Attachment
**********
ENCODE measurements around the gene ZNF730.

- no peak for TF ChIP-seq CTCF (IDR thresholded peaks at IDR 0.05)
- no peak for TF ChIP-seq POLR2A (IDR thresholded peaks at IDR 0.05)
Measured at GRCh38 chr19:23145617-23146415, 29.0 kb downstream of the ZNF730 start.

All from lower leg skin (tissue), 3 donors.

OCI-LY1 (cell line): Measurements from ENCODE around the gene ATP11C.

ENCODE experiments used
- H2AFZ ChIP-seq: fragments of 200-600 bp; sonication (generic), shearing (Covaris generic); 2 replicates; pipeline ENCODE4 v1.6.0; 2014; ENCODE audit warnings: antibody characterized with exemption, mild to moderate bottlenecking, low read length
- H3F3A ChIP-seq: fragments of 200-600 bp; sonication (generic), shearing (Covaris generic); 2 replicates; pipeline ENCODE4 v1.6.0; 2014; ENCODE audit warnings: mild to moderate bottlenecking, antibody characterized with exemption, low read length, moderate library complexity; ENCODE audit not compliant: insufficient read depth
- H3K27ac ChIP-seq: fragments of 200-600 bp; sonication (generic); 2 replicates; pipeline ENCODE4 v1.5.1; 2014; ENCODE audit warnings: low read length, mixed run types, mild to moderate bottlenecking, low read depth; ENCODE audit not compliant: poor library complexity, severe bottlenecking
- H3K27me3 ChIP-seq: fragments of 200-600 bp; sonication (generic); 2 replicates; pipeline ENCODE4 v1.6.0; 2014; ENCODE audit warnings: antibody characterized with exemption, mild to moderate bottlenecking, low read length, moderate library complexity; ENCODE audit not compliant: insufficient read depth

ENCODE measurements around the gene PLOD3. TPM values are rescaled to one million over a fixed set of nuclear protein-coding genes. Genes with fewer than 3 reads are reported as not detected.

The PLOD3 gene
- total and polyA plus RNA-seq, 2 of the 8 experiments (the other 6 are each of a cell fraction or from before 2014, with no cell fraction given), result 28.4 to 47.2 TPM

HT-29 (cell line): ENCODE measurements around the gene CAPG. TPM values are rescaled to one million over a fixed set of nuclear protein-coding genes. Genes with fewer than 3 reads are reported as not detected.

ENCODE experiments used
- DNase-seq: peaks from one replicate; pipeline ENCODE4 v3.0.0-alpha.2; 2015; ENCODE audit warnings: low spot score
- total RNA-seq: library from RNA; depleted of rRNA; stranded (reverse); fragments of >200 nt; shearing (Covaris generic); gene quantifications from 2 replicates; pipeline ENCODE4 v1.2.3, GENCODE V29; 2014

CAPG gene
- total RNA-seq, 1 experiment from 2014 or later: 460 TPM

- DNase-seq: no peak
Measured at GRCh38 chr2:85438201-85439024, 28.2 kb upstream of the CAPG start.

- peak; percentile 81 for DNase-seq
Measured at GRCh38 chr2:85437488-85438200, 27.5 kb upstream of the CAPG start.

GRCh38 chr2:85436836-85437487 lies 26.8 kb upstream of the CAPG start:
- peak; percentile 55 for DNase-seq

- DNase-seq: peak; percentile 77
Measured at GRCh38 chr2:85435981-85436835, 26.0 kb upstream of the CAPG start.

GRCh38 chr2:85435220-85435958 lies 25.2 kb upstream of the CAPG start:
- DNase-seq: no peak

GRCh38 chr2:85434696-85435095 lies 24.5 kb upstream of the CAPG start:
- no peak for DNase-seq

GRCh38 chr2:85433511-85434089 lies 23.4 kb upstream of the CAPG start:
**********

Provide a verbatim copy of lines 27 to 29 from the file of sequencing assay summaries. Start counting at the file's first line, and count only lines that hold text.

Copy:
- DNase-seq: peak; percentile 77
Measured at GRCh38 chr2:85435981-85436835, 26.0 kb upstream of the CAPG start.

GRCh38 chr2:85435220-85435958 lies 25.2 kb upstream of the CAPG start: